Reel Society

Reviews for the latest movies in theaters and on DVD.

Revolutionary Road


Review by Paul Edwards

When I first heard of the re-teaming of Leonardo DiCaprio and Kate Winslet in a epic film about the struggles of suburbia directed by Sam Mendes (the man that brought us American Beauty), I was a bit underwhelmed. Back in the day, I was one of the many 12- year-old-males who did not quite get all fuss over that film about a gigantic ship that sunk a long time ago. Of course, one of the major PR points to Revolutionary Road was that it was the first film with DiCaprio and Winslet since Titanic. So, with those memories of the last time they were together burned into head, I decided I had better do some investigating first before I fall into another five-hour-long love story.

Revolutionary Road was written by the late Richard Yates. I picked it up, nearly on a whim, at an airport on my way back home from vacation. The book is over 463 pages long and I read almost 2/3 of it on my flight back home. I couldn’t put it down. The awkwardness of Frank (DiCaprio), the beauty of Rachel (Winslet), the late-night speeches, the snide-ness, the sex, the laughs, it was all in there. Very early on I had to calm my ever-growing cynicism though. Luckily, Richard Yates wrote exactly what he wanted Frank and April Wheeler to look like. Yates wanted April to look like a 29-year old who had ashy blonde hair and a patrician’s sort of beauty. She was also “…a shade too heavy in the hips and thighs.” I couldn’t really see anyone playing April except for Kate Winslet. Then Yates explains Frank Wheeler: “He was neat and solid, a few days less then thirty, with closely cut black hair and the kind of good looks that an advertising photographer might use to portray the discerning consumer of well made but inexpensive merchandise.” And there you have DiCaprio. This was no work of stunt casting; this was straight from the book! I was amazed, and as each page turned my anticipation for the film grew and grew.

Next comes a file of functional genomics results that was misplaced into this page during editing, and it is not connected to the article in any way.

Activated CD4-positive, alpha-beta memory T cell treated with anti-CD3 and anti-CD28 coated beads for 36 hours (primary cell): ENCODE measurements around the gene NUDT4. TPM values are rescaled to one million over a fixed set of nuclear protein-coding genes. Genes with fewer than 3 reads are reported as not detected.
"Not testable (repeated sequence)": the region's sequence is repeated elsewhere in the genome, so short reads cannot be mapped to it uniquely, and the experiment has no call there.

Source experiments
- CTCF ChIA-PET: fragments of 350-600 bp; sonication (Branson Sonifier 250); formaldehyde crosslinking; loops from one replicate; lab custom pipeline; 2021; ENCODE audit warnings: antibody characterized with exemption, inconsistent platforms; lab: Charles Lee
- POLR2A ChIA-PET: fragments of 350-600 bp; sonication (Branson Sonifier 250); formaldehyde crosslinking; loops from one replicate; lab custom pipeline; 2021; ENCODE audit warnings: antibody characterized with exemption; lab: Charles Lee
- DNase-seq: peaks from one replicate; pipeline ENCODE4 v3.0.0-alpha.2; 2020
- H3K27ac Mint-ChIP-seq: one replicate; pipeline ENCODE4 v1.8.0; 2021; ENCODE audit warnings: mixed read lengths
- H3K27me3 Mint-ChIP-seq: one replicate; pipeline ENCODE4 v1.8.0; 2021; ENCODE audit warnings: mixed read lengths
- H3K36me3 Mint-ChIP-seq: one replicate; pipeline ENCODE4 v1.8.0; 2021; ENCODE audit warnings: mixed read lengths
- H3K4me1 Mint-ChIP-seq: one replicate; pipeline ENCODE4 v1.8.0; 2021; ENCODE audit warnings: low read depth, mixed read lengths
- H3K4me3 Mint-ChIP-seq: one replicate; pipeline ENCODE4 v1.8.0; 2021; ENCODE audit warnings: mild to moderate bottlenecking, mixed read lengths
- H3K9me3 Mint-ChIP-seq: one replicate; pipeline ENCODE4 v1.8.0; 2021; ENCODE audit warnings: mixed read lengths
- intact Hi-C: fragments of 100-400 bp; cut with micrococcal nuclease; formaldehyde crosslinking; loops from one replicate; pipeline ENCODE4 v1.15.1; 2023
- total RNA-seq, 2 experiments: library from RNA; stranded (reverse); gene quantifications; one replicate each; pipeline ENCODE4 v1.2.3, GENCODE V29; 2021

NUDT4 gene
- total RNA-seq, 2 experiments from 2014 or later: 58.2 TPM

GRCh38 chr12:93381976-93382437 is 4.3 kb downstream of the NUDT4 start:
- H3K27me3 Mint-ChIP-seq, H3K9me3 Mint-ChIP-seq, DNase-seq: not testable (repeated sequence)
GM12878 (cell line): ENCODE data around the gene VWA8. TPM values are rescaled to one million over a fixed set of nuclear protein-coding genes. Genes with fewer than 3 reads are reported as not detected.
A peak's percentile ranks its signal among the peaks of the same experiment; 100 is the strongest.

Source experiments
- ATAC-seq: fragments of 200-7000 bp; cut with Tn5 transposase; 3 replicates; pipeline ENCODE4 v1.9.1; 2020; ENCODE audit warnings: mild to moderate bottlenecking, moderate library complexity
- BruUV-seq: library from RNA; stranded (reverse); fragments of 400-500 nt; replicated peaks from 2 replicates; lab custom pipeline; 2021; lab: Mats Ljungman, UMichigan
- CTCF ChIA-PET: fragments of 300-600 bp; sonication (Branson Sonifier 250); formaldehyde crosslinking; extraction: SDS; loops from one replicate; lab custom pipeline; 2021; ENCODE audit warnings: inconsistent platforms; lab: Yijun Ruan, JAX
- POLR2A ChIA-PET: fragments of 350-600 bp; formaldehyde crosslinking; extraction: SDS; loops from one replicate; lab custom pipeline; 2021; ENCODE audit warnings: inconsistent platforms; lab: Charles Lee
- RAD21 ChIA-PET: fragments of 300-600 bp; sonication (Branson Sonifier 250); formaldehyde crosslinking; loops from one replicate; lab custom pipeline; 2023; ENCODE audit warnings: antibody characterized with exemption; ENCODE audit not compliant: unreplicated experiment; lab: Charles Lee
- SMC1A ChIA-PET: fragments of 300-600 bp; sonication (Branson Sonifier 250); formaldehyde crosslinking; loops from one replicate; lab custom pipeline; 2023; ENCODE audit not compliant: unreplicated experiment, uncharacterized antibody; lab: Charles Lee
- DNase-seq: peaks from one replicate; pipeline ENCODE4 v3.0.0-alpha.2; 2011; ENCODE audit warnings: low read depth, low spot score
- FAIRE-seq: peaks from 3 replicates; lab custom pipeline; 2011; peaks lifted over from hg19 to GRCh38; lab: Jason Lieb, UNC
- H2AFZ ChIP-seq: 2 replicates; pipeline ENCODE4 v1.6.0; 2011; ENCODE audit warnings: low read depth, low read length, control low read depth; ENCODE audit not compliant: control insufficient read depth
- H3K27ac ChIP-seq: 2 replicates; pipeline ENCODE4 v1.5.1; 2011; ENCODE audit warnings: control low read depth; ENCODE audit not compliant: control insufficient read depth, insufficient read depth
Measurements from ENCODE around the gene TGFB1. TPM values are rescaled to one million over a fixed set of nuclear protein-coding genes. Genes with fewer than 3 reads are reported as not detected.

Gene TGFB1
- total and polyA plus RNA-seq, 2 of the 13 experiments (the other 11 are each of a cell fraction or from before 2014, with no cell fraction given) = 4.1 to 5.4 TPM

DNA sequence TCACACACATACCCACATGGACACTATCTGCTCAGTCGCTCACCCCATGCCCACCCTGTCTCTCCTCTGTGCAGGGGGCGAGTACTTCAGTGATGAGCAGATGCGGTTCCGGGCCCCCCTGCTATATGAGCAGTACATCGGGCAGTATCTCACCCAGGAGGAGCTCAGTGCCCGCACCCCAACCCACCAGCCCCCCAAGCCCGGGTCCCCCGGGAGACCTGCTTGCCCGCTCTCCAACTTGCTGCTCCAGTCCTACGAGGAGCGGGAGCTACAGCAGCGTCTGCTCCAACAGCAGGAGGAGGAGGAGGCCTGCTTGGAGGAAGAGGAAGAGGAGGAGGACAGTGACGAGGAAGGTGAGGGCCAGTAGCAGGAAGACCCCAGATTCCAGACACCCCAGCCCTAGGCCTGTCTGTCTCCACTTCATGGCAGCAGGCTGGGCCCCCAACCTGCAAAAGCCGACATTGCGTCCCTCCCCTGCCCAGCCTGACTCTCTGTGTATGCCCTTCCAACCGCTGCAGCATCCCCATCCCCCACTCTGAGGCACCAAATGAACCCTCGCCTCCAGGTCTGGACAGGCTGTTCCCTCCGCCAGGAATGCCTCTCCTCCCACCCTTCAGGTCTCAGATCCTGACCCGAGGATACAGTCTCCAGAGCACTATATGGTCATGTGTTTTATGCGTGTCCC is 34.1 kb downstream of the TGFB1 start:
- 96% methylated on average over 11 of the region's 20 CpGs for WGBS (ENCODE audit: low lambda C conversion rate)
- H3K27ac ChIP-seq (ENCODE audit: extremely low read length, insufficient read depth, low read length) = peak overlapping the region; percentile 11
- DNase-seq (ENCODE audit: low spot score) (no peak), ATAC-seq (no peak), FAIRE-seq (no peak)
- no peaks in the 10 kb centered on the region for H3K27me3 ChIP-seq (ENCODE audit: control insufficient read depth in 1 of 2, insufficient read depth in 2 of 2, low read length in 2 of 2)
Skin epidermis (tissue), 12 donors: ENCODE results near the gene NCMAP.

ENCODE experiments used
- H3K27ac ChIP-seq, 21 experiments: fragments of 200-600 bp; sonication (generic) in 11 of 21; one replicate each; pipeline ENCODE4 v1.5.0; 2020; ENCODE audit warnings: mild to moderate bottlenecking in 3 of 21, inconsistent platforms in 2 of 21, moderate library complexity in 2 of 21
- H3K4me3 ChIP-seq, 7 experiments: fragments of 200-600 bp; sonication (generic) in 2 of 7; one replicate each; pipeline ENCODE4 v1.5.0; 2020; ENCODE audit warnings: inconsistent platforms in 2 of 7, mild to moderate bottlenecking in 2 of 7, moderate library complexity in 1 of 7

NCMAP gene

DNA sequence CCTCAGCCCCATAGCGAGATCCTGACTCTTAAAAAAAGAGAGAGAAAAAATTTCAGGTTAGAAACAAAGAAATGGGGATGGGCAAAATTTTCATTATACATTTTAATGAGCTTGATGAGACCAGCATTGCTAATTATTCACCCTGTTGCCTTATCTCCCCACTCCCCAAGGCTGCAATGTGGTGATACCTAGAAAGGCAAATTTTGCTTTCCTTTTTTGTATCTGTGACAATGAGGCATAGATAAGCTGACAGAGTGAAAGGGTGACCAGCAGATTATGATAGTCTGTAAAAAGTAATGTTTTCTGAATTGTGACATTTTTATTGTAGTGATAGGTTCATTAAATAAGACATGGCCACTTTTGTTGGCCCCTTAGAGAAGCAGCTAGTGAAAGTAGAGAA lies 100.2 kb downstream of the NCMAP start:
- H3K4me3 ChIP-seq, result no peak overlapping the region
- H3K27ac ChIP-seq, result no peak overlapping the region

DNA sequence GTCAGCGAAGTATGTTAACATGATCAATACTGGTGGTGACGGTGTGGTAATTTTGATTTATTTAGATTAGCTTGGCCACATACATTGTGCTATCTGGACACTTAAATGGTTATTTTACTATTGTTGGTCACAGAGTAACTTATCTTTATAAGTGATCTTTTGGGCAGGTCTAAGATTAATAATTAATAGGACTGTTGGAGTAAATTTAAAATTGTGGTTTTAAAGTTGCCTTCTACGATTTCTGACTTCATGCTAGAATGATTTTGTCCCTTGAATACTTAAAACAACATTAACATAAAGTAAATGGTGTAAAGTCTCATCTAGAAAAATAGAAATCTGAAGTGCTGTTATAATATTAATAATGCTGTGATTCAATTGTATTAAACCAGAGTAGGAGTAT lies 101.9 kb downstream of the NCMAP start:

Now on to Sam Mendes’ masterpiece. He is best known for his work with American Beauty, a real film about drama in the suburbs. Revolutionary Road is not about the suburbs in general, it is about leading the life the way you want to, and Mendes hammers that point home through the Wheelers. I was pretty impressed by Mendes’ translation of the book to the film. It was not a rehashing or a retelling, but it was a re-imagination of the story for a film, which is a key distinction between this and some other adapted works out there. Anyways, Kate Winslet is practically assured an Oscar nomination for her leading role in this, as she plays April with a disturbed sort of grace that really hits home as the story reaches it’s final climax. And of course, DiCaprio keeps up well, especially adding in a certain subtext that his character had from the book, that I thought would be impossible to bring to film.

There are differences between the film and the book, but it is those differences that make it so great. One huge difference is the character of John Givings (played by Michael Shannon). In the book, he is pretty much one of the only straight-talkers you see, but he is no more outlandish or exemplary then anyone else. However, the script, written by Justin Haythe, not only gives John Givings the spotlight but when he is on screen, he owns it. I would be very surprised if he did not receive a Best Supporting Actor Oscar nod. Also, another difference is that the film plays more of a really dark comedy, thanks to some great characterizations, then a heavy emotionally heartbreaking drama. I found that part of the film really quite thrilling.

All in all, I found that Revolutionary Road was an extremely faithful adaptation to a hidden gem of a book. The performances from the leading actors to the supporting players are legendary and deserving of praise. Kate Winslet may have her best performance to date. I highly recommend you catch the film in theaters and pick up the book as well!

5 / 5 stars

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